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Show HN: Windows 98 in browser (copy.sh)
356 points by g3 on Feb 23, 2016 | hide | past | favorite | 165 comments

This is such a great demonstration of both how fast JS engines have become in the browser, and how much less efficient native software has become overall. Running on top of an x86 emulator in JavaScript, it's still faster to pop open a file browser and click around than it is on some modern smartphones.

Most modern smartphones run Android, which means they have a bastardized Java VM between your "native code" and actual metal... not unlike having a JS VM.

It's not that "native software" has become less efficient, but rather that it is slowly disappearing.

As of Android 5.0, the Android Runtime (ART) compiles Dex bytecode ahead of time to native code. That probably still isn't as efficient as C++ or the like, because there's still a garbage collector, and Java methods are virtual by default.

  how fast JS engines have become in the browser
I am not so sure. It is more like "JS barely runs a software that has a recommendation of 66 mhz CPU".

Maybe it is about emulation the whole system but still I was expecting better.

I agree it is a very cool demo.

Is there anyway I can find out the call flow of this JS program?

Like to see the actual dynamic call flow graph instead of just simple static flow analysis output.

That's because the Win98 code is that much simpler. It has less to do with speed and more to do with complexity.

Your phone is doing all sorts of weird shit behind your back as you poke about. Stuff that it's not supposed to be doing if app-makers were actually respectful of their users...

On that note, why does that crap take so long on smartphones anyway?

One tweak that made my G2 feel much more responsive is simply turning down the UI animation length in Dev Settings. That's not to say that app developers don't love their non-native webview apps crammed to the brim with ads, though...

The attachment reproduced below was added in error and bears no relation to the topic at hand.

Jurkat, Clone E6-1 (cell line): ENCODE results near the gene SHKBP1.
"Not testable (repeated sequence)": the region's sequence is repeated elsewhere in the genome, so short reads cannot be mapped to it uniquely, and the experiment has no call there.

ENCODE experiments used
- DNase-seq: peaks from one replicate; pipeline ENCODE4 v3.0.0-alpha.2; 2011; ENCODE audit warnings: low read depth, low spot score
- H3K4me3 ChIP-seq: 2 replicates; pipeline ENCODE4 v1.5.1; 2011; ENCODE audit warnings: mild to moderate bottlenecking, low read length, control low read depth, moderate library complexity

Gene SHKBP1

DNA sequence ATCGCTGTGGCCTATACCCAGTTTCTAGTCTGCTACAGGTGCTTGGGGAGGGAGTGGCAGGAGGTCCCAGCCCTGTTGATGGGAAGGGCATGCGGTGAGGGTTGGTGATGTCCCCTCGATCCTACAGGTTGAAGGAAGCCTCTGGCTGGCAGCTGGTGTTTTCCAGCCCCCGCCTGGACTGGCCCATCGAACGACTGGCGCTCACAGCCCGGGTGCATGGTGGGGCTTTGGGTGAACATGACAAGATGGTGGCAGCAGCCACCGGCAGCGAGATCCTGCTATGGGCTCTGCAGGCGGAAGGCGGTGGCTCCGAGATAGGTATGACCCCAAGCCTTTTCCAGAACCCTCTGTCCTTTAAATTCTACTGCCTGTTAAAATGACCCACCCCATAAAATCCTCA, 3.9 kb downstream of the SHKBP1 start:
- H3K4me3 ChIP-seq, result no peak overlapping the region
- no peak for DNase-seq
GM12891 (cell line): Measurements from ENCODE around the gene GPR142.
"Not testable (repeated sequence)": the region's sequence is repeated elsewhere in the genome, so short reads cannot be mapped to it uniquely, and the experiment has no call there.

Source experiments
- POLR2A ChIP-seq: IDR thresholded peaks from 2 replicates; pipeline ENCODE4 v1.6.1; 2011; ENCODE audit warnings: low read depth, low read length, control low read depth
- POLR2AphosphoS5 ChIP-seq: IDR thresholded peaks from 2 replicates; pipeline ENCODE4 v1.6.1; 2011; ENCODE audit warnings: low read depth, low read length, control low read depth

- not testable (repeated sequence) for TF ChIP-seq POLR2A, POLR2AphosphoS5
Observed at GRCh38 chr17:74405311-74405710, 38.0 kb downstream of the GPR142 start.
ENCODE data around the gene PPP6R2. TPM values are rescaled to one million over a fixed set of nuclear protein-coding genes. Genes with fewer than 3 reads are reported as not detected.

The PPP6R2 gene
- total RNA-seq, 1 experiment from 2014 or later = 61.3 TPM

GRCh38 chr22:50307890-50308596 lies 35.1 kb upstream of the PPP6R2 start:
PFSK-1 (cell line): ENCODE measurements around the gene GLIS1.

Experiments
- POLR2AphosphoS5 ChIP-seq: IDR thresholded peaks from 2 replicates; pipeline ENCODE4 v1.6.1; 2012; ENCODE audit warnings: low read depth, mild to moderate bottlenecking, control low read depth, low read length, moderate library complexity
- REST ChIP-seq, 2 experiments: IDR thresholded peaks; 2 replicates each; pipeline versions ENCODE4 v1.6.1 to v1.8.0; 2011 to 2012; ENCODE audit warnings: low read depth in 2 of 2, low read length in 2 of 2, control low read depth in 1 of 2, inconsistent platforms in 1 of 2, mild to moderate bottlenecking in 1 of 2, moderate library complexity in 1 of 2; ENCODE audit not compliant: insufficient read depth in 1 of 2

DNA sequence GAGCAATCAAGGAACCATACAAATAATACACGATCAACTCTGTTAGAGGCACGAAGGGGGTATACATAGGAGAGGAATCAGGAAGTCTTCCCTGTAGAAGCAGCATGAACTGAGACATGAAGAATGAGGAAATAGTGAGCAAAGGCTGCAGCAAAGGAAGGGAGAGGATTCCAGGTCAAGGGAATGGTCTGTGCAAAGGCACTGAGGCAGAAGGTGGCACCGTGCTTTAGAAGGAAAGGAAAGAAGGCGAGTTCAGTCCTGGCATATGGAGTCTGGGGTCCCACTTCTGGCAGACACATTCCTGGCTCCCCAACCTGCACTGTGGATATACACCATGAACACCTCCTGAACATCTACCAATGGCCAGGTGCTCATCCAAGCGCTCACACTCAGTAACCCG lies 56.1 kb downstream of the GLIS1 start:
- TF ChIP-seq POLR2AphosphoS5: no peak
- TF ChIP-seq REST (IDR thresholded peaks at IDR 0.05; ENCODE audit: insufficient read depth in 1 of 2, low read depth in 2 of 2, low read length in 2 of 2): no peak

UI animations have a lot to do with it, but I'm more referring to UI jank over simple stuff like 'enumerating a list of sharing targets' or 'swiping to the next page of the launchboard' when the phone is otherwise idle. Or, my favorites: the multi-second pause from unlocking my phone during a phone/skype call, or the taking of an actual eternity just to answer said fucking Skype call, of which half the time the call has already hung up once my phone is finally responding...

That's why I switched to windows phone. It's a whole new experience. I can actually answer my phone without the obligatory wait for catch up before I can swipe to answer.

Had a client who later wanted me to do add all sorts of nasty things to an Android app template that I had made for him: Locking out primary navigation buttons, partially replacing the home app, spying on the user, and the capability to send out very expensive SMS texts and auto dial long distance phone calls. Unfortunately I was unavailable to do the addons he wanted, despite him asking repeatedly over the next 18 months. Never trust an Android app...

I think a big part of it is simply loading in resources and the like. Smartphones try to keep a _lot_ of apps in memory, so there's a lot of switching around.

Another thing is that Windows would put certain native widgets (like file selection) on a higher priority than other program code. Android, at least, tries to put as much stuff in userspace as possible, so you might be experiencing the reality if everything run at the same priority.

I miss the shitty machinery of win9x days[1]. The weird part is that I was deep into CGI, and compositors made so much sense to allow for all kind of graphical operations; yet.. I miss the refreshed icons, blinking cursor .. as if I was one to one with that simple machine.

That's very subjective, I'm in a minimalist passeist phase.

[1] Except for the non isolated driver model.

> I'm in a minimalist passeist phase.

> ...one to one with that simple machine.

Recommendation: Forth (cf. colorForth)